And I suppose life would be awfully boring if there weren’t continually new obstacles to overcome.  And vaginas.  Life would be dreadfully boring without vaginas.

But Enough about Me

Now I’m going to talk smack about other people.  For example, people who have written things that I later thought up independently.  I was so certain that I was the first to coin the expression “Only the young die good,” but it turns out that some schmuck named Oliver Herford was the first person to make that particular cliché reformation — over a hundred years ago.

     And perhaps even more annoying are those people who independently think up and publish things that I thought up years ago — e.g., Toby Young, who authored a book titled How to Lose Friends and Alienate People.

     Well, I tried selling a book with that exact same title to a few literary agents in 1999, at least three years before his book was published.  After reading Toby Young’s book, I realized that that dopey little bald bastard couldn’t possibly have been clever enough to have thought up that title himself.  But just as I was thinking that he must have somehow gotten my How to Lose Friends and Alienate People title idea from a writer who had heard it from a literary agent who had happened to have read my earlier book proposal, I discovered one Irving Dart Tressler.  Not only did Mr. Tressler independently think up the same reformation of Dale Carnegie’s How to Win Friends and Influence People; Irving Tressler published his book How to Lose Friends and Alienate People (which, of course, was a parody of Dale Carnegie’s book) in 1937 — just one year after How to Win Friends and Influence People was first published.

     While I wouldn’t go so far as to say — with the preacher in Ecclesiastes — that there’s nothing new under the sun, there’s no denying the fact that there are only so many ways to juxtapose words in a meaningful manner — and very few of them are actually funny.  So don’t be surprised if you come across any quips & squibs here that you swear you’ve seen somewhere else.  As much as I try to be original, whenever I think up something that I think no one else could have possibly thought up before, chances are, someone else has probably thought it up before.  Put succinctly: We are rarely as clever as we think we are.  >:(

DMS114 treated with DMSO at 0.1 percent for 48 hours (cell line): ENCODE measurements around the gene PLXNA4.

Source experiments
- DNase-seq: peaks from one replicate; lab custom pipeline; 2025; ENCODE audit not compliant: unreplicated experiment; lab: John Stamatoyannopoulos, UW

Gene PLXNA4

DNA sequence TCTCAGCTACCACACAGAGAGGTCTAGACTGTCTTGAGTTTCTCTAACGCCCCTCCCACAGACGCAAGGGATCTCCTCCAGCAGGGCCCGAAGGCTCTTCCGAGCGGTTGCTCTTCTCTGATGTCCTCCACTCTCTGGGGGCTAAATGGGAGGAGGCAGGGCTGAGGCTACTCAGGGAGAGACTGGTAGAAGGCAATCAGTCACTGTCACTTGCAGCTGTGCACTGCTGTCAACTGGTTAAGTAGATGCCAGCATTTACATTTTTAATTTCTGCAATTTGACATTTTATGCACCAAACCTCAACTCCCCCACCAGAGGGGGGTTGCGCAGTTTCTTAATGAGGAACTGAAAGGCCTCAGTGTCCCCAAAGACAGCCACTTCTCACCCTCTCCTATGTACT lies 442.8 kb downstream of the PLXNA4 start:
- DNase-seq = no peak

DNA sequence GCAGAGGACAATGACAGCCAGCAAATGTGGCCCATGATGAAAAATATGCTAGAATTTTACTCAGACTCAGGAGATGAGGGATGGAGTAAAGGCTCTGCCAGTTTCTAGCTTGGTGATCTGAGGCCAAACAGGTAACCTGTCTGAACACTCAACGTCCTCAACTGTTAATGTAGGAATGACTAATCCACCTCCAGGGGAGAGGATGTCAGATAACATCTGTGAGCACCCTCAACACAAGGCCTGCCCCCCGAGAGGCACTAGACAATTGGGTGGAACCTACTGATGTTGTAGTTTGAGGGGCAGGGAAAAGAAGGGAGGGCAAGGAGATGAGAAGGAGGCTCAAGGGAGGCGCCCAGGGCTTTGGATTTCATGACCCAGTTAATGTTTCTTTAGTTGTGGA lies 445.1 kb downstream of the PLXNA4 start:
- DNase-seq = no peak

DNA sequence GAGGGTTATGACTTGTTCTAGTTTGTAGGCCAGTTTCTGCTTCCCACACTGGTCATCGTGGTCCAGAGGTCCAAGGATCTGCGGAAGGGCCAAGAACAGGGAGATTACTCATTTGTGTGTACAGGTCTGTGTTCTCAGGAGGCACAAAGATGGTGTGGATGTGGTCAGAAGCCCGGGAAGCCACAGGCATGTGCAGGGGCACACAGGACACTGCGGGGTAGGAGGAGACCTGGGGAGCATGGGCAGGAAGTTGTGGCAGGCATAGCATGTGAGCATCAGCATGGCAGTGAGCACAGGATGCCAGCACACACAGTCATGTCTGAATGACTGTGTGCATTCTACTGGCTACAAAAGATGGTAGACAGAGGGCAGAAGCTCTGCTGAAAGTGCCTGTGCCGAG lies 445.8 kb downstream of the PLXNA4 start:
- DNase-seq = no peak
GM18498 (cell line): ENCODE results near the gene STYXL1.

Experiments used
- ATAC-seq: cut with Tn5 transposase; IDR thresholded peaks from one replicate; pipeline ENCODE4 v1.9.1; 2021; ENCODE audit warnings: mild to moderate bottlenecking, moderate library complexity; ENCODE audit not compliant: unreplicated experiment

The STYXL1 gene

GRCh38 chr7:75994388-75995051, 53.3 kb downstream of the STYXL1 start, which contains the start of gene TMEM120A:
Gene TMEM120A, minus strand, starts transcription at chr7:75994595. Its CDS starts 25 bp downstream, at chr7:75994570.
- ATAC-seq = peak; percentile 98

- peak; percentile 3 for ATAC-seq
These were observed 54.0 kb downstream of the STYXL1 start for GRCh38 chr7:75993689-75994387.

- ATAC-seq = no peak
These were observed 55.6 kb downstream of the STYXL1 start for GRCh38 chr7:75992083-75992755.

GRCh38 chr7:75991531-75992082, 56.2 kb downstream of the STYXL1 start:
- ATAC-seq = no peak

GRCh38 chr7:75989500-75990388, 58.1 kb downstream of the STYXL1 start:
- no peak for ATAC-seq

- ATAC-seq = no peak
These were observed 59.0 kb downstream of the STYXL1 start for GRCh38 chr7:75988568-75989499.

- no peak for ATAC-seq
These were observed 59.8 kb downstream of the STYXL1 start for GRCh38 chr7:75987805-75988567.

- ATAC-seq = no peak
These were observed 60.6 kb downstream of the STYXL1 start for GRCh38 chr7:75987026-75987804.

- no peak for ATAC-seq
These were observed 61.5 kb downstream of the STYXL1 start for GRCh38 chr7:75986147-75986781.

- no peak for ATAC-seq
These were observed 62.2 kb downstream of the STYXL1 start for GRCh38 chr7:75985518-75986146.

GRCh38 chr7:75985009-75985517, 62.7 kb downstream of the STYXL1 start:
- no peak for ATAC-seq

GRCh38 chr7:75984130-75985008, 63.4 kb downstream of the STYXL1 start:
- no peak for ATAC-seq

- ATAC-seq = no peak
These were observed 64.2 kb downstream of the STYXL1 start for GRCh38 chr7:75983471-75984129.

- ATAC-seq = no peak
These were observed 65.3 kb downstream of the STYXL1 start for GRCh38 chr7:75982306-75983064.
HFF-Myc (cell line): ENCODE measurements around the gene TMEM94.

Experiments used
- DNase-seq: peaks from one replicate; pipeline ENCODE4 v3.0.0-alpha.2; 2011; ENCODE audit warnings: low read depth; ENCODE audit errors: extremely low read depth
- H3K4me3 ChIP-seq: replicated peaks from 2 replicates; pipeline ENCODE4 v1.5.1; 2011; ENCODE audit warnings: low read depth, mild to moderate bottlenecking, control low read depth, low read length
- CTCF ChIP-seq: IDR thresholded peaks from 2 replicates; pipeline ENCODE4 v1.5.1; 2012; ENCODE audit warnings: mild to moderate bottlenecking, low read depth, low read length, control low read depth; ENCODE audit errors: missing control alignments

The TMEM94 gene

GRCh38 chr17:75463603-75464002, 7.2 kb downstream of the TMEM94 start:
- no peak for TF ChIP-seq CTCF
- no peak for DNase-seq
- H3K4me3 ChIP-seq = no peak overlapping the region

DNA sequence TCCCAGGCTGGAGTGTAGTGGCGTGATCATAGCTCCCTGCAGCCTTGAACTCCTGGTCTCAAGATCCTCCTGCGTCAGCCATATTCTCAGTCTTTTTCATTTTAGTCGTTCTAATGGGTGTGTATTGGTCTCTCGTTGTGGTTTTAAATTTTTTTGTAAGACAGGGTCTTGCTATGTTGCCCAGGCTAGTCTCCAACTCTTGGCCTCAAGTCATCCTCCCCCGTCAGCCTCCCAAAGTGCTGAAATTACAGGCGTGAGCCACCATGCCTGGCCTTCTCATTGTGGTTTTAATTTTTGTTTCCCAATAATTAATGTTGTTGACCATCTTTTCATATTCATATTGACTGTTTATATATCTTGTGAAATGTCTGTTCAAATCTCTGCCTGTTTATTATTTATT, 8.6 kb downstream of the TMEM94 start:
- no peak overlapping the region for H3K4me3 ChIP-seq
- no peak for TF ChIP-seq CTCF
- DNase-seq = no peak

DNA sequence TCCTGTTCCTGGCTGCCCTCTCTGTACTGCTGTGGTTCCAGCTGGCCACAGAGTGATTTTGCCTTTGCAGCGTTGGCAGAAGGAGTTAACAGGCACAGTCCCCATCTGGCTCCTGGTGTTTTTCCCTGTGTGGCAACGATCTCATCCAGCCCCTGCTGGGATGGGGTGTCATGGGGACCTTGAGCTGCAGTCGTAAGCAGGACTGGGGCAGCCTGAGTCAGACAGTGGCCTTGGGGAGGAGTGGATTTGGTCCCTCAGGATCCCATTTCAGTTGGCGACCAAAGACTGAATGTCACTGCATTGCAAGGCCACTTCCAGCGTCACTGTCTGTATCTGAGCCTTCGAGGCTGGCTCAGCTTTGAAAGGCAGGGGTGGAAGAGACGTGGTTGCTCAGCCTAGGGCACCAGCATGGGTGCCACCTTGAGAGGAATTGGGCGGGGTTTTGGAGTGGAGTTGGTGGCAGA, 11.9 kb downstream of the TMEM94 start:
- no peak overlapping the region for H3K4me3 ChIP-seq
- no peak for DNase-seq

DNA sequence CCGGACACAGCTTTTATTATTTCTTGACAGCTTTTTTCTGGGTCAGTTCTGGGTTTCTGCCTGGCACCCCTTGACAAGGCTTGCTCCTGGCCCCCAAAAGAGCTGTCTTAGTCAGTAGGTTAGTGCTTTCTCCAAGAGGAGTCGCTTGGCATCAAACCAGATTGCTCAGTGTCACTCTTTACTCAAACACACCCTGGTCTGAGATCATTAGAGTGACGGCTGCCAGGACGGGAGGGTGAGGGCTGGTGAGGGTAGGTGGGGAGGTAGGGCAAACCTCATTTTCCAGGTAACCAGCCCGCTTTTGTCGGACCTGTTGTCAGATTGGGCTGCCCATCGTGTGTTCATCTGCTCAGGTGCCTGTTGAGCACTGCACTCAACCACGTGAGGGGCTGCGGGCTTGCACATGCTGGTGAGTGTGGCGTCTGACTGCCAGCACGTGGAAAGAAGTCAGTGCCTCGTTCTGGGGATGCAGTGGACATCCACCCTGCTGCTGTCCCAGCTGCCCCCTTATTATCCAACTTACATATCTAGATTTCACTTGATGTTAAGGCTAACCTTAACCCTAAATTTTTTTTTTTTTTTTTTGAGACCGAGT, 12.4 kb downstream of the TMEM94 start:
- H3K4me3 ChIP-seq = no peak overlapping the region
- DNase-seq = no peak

So, basically, what I’m saying is that other people suck.  And not always in the fun way.

Well, Anyway . . .

I hope you enjoy, have enjoyed, or will enjoy reading my writings.  If you have half as much fun reading them as I’ve had writing them — I will have had twice as much fun as you . . . because, believe me, I had a ball.  Maybe two balls.

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Home | LenKen Photo Essay | Part I: Quips & Squibs | Part II: Intermezzo: Bad Poetry for Bad People | Part III: Weird Stories for Weird People | Addendum: The Slapdash Mishmash: A Legacy | Appendage: Short Essays on Long Topics | Preamble: A Brief History of Me | Preface: Freedom of Speech versus Freedom from Speech | Prelude: Maturity versus Immaturity | Prologue: Strength versus Weakness | Prolusion: The Period: Dickens Redux | Quips & Squibs | Universal Rules of Etiquette | A Writer and His Hookers | The Sadistic News Network | Books That Cause a Tingling Sensation in My Left Testicle | Alternative Uses for a Brick | A Calm and Rational Analyis of Winter | Odium | Drivel, Blather, Prattle, and Twaddle | Bad Pick-Up Lines | Bilge, Dreck, Tripe, and Schlock for Schlemiels, Schlimazels, Schmucks, and Schmegegges | Arizona | Chickens | If You Make a Girl Snicker, She May Let You Lick Her | A Lesbian’s Lament | THC | Ode to the Paperboy | Sesquipedalian Love Song | Interview with a Petulant Old Shrew | Interview with a Persnickety, Pugnacious Pedant | A Freak Like Me | I Have Weird Dreams | A Long, Hard Look at Gun Control | Readings in the Cassandra Times | The Infamous Stickflipper | Keeping a Kennedy Tradition Alive | The Stalker | Lucy in the Sky with Dysentery | Beyond God & Devil | Pile of Nothing | How to Quit Smoking and Die Anyway | Epilogue: Quirky Colloquy: A Play in One Act | An Introduction to the Slapdash Mishmash | Poppycock? | Der Klusturfuk der Katzenjammer | The Cowardice of One’s Convictions: Cognitive Dissonance Theory in a Nutshell | Controlling Your Emotions before They Control You: Rational-Emotive Behavior Therapy in a Nutshell | Why We Should Be Dying to Live Rather than Living to Die | About the Author | Sign My Guestbook